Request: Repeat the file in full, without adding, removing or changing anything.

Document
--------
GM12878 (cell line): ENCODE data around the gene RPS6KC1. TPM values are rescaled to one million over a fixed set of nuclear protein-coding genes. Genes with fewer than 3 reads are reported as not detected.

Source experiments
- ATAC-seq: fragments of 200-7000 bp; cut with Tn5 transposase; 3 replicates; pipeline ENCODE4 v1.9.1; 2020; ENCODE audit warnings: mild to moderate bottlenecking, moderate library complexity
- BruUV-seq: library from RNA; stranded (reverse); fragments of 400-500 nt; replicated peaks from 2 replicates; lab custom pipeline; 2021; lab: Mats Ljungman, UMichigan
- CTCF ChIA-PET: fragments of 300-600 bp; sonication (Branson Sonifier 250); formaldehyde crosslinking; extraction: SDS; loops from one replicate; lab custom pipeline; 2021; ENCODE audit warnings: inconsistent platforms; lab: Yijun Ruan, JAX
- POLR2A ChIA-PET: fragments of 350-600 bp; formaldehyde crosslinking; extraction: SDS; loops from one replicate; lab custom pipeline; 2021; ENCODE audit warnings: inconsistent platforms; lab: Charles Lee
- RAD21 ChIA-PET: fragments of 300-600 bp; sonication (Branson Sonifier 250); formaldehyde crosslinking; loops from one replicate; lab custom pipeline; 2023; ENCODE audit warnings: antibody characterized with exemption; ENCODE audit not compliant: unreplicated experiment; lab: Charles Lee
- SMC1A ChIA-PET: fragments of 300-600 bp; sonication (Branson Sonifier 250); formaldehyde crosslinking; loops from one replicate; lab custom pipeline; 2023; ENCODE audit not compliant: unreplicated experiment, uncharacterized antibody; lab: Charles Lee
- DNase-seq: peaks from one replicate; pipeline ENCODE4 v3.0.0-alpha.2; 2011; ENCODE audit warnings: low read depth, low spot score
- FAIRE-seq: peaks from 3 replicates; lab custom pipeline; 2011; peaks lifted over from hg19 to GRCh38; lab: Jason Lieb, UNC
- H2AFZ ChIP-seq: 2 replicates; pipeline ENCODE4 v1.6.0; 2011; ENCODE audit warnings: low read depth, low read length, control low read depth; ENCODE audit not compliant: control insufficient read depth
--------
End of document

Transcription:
GM12878 (cell line): ENCODE data around the gene RPS6KC1. TPM values are rescaled to one million over a fixed set of nuclear protein-coding genes. Genes with fewer than 3 reads are reported as not detected.

Source experiments
- ATAC-seq: fragments of 200-7000 bp; cut with Tn5 transposase; 3 replicates; pipeline ENCODE4 v1.9.1; 2020; ENCODE audit warnings: mild to moderate bottlenecking, moderate library complexity
- BruUV-seq: library from RNA; stranded (reverse); fragments of 400-500 nt; replicated peaks from 2 replicates; lab custom pipeline; 2021; lab: Mats Ljungman, UMichigan
- CTCF ChIA-PET: fragments of 300-600 bp; sonication (Branson Sonifier 250); formaldehyde crosslinking; extraction: SDS; loops from one replicate; lab custom pipeline; 2021; ENCODE audit warnings: inconsistent platforms; lab: Yijun Ruan, JAX
- POLR2A ChIA-PET: fragments of 350-600 bp; formaldehyde crosslinking; extraction: SDS; loops from one replicate; lab custom pipeline; 2021; ENCODE audit warnings: inconsistent platforms; lab: Charles Lee
- RAD21 ChIA-PET: fragments of 300-600 bp; sonication (Branson Sonifier 250); formaldehyde crosslinking; loops from one replicate; lab custom pipeline; 2023; ENCODE audit warnings: antibody characterized with exemption; ENCODE audit not compliant: unreplicated experiment; lab: Charles Lee
- SMC1A ChIA-PET: fragments of 300-600 bp; sonication (Branson Sonifier 250); formaldehyde crosslinking; loops from one replicate; lab custom pipeline; 2023; ENCODE audit not compliant: unreplicated experiment, uncharacterized antibody; lab: Charles Lee
- DNase-seq: peaks from one replicate; pipeline ENCODE4 v3.0.0-alpha.2; 2011; ENCODE audit warnings: low read depth, low spot score
- FAIRE-seq: peaks from 3 replicates; lab custom pipeline; 2011; peaks lifted over from hg19 to GRCh38; lab: Jason Lieb, UNC
- H2AFZ ChIP-seq: 2 replicates; pipeline ENCODE4 v1.6.0; 2011; ENCODE audit warnings: low read depth, low read length, control low read depth; ENCODE audit not compliant: control insufficient read depth